http://news.yahoo.com/comics/090813/cx_ripleys_umedia/20091308

All I know is that I do eat it, and I've never had smallpox.

Posted by: Wilbrod_Gnome | August 14, 2009 2:45 PM | Report abuse

Snuck out with Mom to see Ponyo, the Miyazaki animation. The only animation I've ever seen with clouds of jellyfish, Devonian armored fish and maybe even a trilobite or two. Ponyo herself is a marvel.

Posted by: DaveoftheCoonties | August 14, 2009 2:56 PM | Report abuse

Yes, I think I'll wait until that procedure goes on sale, then I'll take two.

Posted by: frostbitten1 | August 14, 2009 3:00 PM | Report abuse

Just for the record, my brain dropped a signal: I knew D.D.S. is correct. And I am not advocating back-alley appendectomies either. I was just emphasizing that there is not really a free market in these matters.

Posted by: Jumper1 | August 14, 2009 3:16 PM | Report abuse

Reuben: Medicare already is a tax. The current problem with most health insurance plans is that they keep costing us more and giving us less options. I would like to be able to choose the doctors I want to see, not just those "in network". Without sounding too xenophobic, I like to have doctors who graduated from an accredited U.S. medical school. That's part of the reason for using the flexible spending account - so we can pay the freight if we need to go see the specialist we want. And I didn't even mention dental coverage. Our insurance plan stinks - Even in network, you have to pay for some things. Out of network, they only pay 50% of the "fair and reasonable" fees (as determined by them, of course). I've had to have two crowns done this year. The dentist charged $1,275.00 each. I got $330 from the insurance company. There has got to be a better way.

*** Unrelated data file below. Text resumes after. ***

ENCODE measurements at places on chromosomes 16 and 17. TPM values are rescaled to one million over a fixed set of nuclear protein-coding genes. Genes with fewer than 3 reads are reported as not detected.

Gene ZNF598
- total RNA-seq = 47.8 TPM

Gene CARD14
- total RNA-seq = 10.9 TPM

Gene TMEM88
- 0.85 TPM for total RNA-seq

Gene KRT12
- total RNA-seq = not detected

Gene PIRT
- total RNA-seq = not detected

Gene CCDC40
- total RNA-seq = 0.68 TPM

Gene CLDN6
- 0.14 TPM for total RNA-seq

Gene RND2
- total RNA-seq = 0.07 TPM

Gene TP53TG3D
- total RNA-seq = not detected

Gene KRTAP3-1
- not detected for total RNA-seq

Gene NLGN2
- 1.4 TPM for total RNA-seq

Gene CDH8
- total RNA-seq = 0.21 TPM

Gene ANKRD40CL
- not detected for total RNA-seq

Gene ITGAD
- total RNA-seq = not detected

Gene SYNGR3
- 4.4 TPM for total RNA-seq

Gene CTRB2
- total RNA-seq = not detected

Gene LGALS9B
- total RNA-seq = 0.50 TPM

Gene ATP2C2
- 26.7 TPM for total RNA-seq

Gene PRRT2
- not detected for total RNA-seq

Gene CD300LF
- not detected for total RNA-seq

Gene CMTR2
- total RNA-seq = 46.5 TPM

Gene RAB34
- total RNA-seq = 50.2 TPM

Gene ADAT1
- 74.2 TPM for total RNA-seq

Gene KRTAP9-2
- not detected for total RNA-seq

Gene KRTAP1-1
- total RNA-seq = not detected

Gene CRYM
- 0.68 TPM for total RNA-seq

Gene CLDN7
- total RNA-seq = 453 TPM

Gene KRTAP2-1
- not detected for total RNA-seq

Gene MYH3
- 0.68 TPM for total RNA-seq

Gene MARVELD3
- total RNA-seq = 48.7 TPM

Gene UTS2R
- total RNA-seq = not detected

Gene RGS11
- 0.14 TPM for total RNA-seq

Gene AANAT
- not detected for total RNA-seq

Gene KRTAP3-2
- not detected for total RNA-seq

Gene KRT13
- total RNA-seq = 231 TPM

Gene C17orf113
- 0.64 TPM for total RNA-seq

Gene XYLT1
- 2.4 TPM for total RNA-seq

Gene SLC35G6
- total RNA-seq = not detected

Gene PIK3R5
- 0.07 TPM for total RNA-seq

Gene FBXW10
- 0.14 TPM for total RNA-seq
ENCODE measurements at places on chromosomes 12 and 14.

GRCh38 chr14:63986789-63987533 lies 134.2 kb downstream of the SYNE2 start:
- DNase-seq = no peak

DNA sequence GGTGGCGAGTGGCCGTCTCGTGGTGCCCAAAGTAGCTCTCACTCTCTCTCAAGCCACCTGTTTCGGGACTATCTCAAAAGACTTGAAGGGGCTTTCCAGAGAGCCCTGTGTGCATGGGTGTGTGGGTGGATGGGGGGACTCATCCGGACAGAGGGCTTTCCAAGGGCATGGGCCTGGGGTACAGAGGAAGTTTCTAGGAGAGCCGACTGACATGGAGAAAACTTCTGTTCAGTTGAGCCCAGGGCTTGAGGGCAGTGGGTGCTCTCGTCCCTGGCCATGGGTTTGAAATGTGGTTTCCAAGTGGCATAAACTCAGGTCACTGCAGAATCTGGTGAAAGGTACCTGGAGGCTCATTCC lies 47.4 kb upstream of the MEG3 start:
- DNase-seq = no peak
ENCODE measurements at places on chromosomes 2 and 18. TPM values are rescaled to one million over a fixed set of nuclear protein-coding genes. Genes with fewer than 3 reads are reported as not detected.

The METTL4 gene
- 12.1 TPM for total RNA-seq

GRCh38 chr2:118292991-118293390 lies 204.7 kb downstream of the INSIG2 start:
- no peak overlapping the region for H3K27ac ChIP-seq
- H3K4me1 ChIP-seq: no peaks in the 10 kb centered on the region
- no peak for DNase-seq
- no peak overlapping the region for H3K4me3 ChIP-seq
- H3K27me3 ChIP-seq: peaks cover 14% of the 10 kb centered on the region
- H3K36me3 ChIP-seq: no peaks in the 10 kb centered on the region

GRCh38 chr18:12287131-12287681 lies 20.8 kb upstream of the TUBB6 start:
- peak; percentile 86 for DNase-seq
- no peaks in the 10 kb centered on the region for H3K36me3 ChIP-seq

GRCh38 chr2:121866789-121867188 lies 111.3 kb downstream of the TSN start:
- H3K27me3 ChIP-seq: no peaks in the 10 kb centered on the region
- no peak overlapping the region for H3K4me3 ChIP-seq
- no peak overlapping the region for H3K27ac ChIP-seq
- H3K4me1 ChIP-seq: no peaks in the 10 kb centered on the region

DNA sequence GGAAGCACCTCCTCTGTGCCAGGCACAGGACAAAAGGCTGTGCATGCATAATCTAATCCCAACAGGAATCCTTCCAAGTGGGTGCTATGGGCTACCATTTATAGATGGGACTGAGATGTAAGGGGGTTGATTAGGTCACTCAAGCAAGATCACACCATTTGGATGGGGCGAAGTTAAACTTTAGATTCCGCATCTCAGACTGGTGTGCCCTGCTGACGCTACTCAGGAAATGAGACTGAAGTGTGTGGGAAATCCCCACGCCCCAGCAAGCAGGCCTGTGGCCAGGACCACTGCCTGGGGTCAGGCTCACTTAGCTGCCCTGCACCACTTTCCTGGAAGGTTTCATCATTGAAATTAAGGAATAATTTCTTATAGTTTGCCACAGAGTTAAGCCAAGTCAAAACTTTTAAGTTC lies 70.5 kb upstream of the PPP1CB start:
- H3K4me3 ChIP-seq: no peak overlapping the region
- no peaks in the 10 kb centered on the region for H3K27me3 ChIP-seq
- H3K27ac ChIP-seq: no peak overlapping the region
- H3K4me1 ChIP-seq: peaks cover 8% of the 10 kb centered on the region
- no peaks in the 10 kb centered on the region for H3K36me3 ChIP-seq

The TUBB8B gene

Posted by: ebtnut | August 14, 2009 3:18 PM | Report abuse

Yeah, I'm with seasea. I don't have the knowledge to shop cost-effectively for health care. How do I know which test I need, and whether not getting a test now will lead to something life-threatening and more expensive down the road? Or what the alternate treatments for whatever I've got are, and what the price difference means? I want my doctor to know, and I want to trust my doctor to make those decisions. That's why I like the whole "communicating best practices" part of the plan.